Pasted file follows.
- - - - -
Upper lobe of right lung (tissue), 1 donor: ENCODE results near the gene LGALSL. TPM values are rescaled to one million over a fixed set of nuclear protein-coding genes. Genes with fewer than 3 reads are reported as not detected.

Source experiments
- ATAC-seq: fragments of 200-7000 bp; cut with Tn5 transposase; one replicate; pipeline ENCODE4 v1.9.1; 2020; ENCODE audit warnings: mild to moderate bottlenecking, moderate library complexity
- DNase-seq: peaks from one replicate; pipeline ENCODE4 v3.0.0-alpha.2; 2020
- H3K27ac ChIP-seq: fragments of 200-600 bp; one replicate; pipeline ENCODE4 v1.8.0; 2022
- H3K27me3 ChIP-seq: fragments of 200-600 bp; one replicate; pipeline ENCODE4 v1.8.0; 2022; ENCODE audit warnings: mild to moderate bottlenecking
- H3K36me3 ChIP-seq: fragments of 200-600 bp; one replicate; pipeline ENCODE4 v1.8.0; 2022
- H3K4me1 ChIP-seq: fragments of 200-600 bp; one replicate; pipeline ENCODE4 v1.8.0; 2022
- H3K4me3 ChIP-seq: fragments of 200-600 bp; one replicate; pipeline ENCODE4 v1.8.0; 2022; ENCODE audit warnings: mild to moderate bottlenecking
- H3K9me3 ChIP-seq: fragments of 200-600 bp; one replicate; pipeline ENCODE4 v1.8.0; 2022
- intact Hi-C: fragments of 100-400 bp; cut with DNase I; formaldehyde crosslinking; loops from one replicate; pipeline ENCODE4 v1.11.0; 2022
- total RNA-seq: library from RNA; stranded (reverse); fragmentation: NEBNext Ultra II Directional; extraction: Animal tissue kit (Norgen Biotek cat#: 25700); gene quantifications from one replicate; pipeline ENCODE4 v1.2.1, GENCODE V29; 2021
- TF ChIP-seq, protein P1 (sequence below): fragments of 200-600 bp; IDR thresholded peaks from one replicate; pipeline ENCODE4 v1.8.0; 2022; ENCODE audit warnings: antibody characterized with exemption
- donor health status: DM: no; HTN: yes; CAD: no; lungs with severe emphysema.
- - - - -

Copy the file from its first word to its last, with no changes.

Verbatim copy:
Upper lobe of right lung (tissue), 1 donor: ENCODE results near the gene LGALSL. TPM values are rescaled to one million over a fixed set of nuclear protein-coding genes. Genes with fewer than 3 reads are reported as not detected.

Source experiments
- ATAC-seq: fragments of 200-7000 bp; cut with Tn5 transposase; one replicate; pipeline ENCODE4 v1.9.1; 2020; ENCODE audit warnings: mild to moderate bottlenecking, moderate library complexity
- DNase-seq: peaks from one replicate; pipeline ENCODE4 v3.0.0-alpha.2; 2020
- H3K27ac ChIP-seq: fragments of 200-600 bp; one replicate; pipeline ENCODE4 v1.8.0; 2022
- H3K27me3 ChIP-seq: fragments of 200-600 bp; one replicate; pipeline ENCODE4 v1.8.0; 2022; ENCODE audit warnings: mild to moderate bottlenecking
- H3K36me3 ChIP-seq: fragments of 200-600 bp; one replicate; pipeline ENCODE4 v1.8.0; 2022
- H3K4me1 ChIP-seq: fragments of 200-600 bp; one replicate; pipeline ENCODE4 v1.8.0; 2022
- H3K4me3 ChIP-seq: fragments of 200-600 bp; one replicate; pipeline ENCODE4 v1.8.0; 2022; ENCODE audit warnings: mild to moderate bottlenecking
- H3K9me3 ChIP-seq: fragments of 200-600 bp; one replicate; pipeline ENCODE4 v1.8.0; 2022
- intact Hi-C: fragments of 100-400 bp; cut with DNase I; formaldehyde crosslinking; loops from one replicate; pipeline ENCODE4 v1.11.0; 2022
- total RNA-seq: library from RNA; stranded (reverse); fragmentation: NEBNext Ultra II Directional; extraction: Animal tissue kit (Norgen Biotek cat#: 25700); gene quantifications from one replicate; pipeline ENCODE4 v1.2.1, GENCODE V29; 2021
- TF ChIP-seq, protein P1 (sequence below): fragments of 200-600 bp; IDR thresholded peaks from one replicate; pipeline ENCODE4 v1.8.0; 2022; ENCODE audit warnings: antibody characterized with exemption
- donor health status: DM: no; HTN: yes; CAD: no; lungs with severe emphysema.